Said and read – February 2019

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What is it about options that is so difficult for us? Why do we feel compelled to keep as many doors open as possible, even at great expense? Why can’t we simply commit ourselves?” – Predictably Irrational: The Hidden Forces that Shape Our DecisionsDan Ariely

Once more I have not managed to read as much as in previous years, and this makes me a bit sad. I hope to pick up more books starting in March.

Previous Said and read blog posts: 2019 – January. 2018 – NovemberOctober, SeptemberAugust, July, June, May, April, March, February and January.

Thoughts on reading for February:

What holds true for a conversation holds equally true for reading, which is—or should be—a conversation between the author and the reader. Of course, in reading (as well as in a personal conversation) whom I read from (or talk with) is important. Reading an artless, cheap novel is a form of daydreaming.” –Fascism, Power, and Individual Rights: Escape from FreedomErich Fromm

Highly recommended

*Predictably Irrational: The Hidden Forces that Shape Our DecisionsDan Ariely

I was surprised to find that a book I stumbled on accidentally as a part of my psychology studies was quite engaging. Essentially Ariely explores decision-making, and how we think we are being perfectly rational as we make decisions. Many influences come into play, often largely invisible, unconscious forces, and Ariely and colleagues have run a number of experiments to examine some of these influences and the irrational conclusions of our decisions. It’s fascinating stuff looking at how, for example, something is framed, changes our perception of its value or importance, whether it is negative or positive.

Most of all I enjoyed the parts about how humans love to collect more and more options, leaving all options open, but forego in many cases, the truly important or most valuable outcomes, in an effort to never have to make a choice or let go of the endless options before us (stuff like online/app-driven dating presents this dilemma with great immediacy). Strangely, Ariely cites Erich Fromm, the only other thing of significance I finished reading in February, on the topic of too many options, too much opportunity.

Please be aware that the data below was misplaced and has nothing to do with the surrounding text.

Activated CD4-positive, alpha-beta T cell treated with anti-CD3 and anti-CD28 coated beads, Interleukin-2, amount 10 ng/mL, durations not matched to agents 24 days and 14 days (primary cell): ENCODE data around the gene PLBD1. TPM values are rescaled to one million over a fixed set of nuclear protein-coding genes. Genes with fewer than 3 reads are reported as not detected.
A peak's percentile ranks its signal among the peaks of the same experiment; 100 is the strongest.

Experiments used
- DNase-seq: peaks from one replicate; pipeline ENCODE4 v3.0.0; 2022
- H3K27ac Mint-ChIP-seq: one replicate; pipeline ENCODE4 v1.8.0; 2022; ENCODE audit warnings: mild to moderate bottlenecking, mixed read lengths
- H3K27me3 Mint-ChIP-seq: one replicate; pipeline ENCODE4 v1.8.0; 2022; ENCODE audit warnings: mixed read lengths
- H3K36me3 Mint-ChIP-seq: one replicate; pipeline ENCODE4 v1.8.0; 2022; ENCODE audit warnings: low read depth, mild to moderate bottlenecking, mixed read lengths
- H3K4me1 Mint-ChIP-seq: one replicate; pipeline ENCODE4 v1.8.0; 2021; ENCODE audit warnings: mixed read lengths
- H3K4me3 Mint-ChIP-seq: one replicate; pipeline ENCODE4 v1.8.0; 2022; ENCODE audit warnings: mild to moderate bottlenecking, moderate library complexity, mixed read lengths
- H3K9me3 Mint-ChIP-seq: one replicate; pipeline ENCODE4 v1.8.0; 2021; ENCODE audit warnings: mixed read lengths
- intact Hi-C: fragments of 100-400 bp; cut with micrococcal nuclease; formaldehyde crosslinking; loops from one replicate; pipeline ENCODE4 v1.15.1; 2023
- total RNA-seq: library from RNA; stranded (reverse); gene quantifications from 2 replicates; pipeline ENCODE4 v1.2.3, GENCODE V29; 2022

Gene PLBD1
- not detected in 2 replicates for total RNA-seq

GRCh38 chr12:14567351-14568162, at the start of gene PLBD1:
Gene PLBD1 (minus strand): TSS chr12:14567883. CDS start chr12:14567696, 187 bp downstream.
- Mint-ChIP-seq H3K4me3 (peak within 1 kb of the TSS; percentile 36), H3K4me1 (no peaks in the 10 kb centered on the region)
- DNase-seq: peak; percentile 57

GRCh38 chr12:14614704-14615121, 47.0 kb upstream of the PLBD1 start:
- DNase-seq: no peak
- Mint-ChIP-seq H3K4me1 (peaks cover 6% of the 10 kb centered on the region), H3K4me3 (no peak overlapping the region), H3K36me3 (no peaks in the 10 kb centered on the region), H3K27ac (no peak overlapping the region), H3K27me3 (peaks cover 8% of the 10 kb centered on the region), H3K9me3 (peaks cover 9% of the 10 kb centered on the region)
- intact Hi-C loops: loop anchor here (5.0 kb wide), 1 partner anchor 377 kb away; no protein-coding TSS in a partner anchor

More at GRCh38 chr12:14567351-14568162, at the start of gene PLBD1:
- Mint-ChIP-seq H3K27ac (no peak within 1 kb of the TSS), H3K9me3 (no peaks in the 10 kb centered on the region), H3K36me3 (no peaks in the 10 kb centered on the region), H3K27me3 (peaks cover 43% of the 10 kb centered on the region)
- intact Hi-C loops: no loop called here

Good – really good

*Fascism, Power, and Individual Rights: Escape from FreedomErich Fromm
*To Have or To Be? – Erich Fromm
*The Anatomy of Human Destructiveness – Erich Fromm

On some level, I am disappointed in myself for reading so few books in February, but I do try to remind myself that the Erich Fromm volume I’ve just finished reading is actually several books within one volume.

Fromm has been coming up in my readings on psychology, philosophy and some other more New Age type reading I did over two years ago when I started my mission to read more (I started by reading some books a friend had asked me to read to her and record a very long time ago, which included these “New Age” type books). These antecedents coupled with my own curiosity and the relevance of these theories given the current political and social climate gave me a reason to get through these books, which weren’t always easy. I found it best to read these when I was a captive audience and basically had nothing else to do but focus, i.e. on plane journeys. Most recently I was flying between Frankfurt and Glasgow, and a flight attendant scared the shit out of me by standing very close behind me, staring over my shoulder (without my realizing it) and almost whispering in my ear, “That’s the smallest font! You must have excellent eyes.” But apart from that strange interruption, I was able to read these books in peace.

It was perhaps most interesting to see Fromm’s assertion in Escape from Freedom: “The United States has shown itself resistant against all totalitarian attempts to gain influence.” Perhaps so, at the time of writing. Fromm was not blind enough to think the situation static: “Yet all these reassuring facts must not deceive us into thinking that the dangers of “escape from freedom” are not as great, or even greater today than they were when this book was first published. Does this prove that theoretical insights of social psychology are useless, as far as their effect on human development is concerned? It is hard to answer this question convincingly, and the writer in this field may be unduly optimistic about the social value of his own and his colleagues’ work. But with all due respect to this possibility, my belief in the importance of awareness of individual and social reality has, if anything, grown.

As Fromm examines the societal shifts that came about as a result of the shift from economic systems of the medieval era to what is now capitalism, we see echoes of the kinds of questions being raised in how we live (and in many cases suffer) today: